Dogboys (1998, USA)
Fascinating prison, this. There’s this solid, imposing wall surrounding a maximum-security prison, around which – if I’ve got this right – there are acres and acres of Toronto forest and a scalable, razor-ribbon-topped fence. It’s a prison where prisoners escape over the 7 metre wall with ease, only to routinely get run down by highly trained attack dogs in the foresty bit. No wonder people start asking questions.
Julian Taylor (Dean Cain) is the new fish. He’s an ex-Marine who can look after himself, and within minutes he has made a mess of a big African American dude who wanted to make him his bitch. After a spell in the hole, he’s conscripted into the role of dogboy – helping look after the prison’s German Shepherds and rottweilers. Much of the work comprises ‘laying tracks’ – running as fast as he can through the forest in a padded vest and arm guards, providing practice for the dogs to find the ‘escapee’ and bring him down.
The dogs are the pride and joy of Captain Robert Brown (Bryan Brown), fresh from outback Australia. As far as evil prison guards go… well, he’s far from the most frightening. Even the tough prisoners soon show themselves to be not that tough. And the dogs… well, they seem nicely trained to appear vicious, rather than actually being vicious. For which I’m sure Dean Cain and his stunt double were grateful.
Anyway, it’s a pretty standard thriller. Julian knows that something’s up when one of his fellow prisoners, Willie B, tries to confide in him and then winds up dead, having carelessly entered the cage of one of the killer dogs without having secured the dog in his safety pen. And there is this constant stream of prisoners who are desperate to escape and who are pursued by the dogs and all wind up dead, too.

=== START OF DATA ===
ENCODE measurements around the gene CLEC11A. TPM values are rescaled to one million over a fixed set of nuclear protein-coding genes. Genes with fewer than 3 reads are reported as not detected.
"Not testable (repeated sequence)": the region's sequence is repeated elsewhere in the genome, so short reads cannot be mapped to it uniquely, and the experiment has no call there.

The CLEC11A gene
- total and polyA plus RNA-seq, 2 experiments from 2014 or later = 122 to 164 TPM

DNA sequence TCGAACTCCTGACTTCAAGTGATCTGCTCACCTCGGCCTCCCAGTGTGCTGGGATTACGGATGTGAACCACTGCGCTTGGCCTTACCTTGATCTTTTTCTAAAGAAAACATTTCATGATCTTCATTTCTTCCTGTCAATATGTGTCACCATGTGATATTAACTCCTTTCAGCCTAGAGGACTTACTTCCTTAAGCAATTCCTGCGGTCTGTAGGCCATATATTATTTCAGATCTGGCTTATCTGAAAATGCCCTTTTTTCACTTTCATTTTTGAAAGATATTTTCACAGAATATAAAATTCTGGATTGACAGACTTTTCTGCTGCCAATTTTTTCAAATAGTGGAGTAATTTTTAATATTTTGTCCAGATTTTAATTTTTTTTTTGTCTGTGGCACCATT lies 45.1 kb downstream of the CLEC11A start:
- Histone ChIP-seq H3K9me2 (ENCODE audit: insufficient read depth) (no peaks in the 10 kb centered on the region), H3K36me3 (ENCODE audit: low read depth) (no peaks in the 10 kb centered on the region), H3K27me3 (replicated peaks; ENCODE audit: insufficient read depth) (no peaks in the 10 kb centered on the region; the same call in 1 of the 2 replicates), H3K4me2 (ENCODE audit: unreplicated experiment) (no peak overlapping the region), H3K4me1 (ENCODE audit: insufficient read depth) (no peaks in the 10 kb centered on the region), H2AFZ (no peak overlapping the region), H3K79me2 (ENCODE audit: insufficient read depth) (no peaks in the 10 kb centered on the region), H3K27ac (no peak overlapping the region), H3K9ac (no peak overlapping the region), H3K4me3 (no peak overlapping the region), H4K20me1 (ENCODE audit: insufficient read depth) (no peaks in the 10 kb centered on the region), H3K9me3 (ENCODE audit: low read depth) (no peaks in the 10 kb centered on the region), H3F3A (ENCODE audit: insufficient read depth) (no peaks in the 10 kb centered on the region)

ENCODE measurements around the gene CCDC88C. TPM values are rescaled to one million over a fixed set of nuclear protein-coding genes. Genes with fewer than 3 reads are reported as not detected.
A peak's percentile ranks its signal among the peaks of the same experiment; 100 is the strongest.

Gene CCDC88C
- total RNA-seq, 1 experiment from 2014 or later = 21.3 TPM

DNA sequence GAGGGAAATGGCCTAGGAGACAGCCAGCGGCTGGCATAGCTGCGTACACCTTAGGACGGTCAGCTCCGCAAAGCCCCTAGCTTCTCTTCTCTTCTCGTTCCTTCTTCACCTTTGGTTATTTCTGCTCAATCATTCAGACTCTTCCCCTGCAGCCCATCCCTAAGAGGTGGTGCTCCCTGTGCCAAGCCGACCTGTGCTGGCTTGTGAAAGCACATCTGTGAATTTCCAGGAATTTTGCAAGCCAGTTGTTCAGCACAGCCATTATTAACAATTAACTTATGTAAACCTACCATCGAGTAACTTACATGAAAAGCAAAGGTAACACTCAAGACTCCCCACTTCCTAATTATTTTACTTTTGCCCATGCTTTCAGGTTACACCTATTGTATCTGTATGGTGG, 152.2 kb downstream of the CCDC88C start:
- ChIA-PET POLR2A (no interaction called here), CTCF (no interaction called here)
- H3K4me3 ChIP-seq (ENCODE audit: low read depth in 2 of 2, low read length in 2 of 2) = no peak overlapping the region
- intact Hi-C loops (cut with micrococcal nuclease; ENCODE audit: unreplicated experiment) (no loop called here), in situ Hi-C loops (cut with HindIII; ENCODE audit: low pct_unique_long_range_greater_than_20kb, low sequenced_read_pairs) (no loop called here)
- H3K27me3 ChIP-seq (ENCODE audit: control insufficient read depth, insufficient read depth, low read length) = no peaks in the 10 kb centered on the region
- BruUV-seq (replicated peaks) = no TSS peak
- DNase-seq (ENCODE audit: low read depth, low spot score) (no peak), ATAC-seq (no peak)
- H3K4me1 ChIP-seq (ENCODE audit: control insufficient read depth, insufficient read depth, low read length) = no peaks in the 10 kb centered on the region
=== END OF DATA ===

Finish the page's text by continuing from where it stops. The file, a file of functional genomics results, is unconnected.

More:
Deputy District Attorney Jennifer Dern (Tia Carrere) also knows that something’s up. She’s investigating something at the prison, and tries to enlist Julian’s help. Wrong man, he tells her. She’s up against it. She’s a woman, she’s beautiful, she’s young, she’s not a redneck, the warden and his captain are clearly crooks, and the prisoners are too frightened to say anything.
She’s in luck, though. Julian sneaks her a vital clue. And on one occasion she walks straight into the warden’s office while he’s playing strip poker with three half-clad women. You’ve got to think that if security is so lax that a Deputy DA can simply walk into your jail and surprise you, it shouldn’t be too hard for her to expose a bit of corruption or a little cover up.
Pretty Deputy DA and a good-looking ex-Marine versus a hip-flask-swilling crooked warden and his evil killer-dog-obsessed captain? Not a fair fight, really.
Owes a bit to Mean Dog Blues (1978) – also about a crazed Captain and his attack dogs.
Posted on November 16th, 2009 at 9:49 pm. Updated on December 28th, 2010 at 6:59 pm.
#426 in the Top 500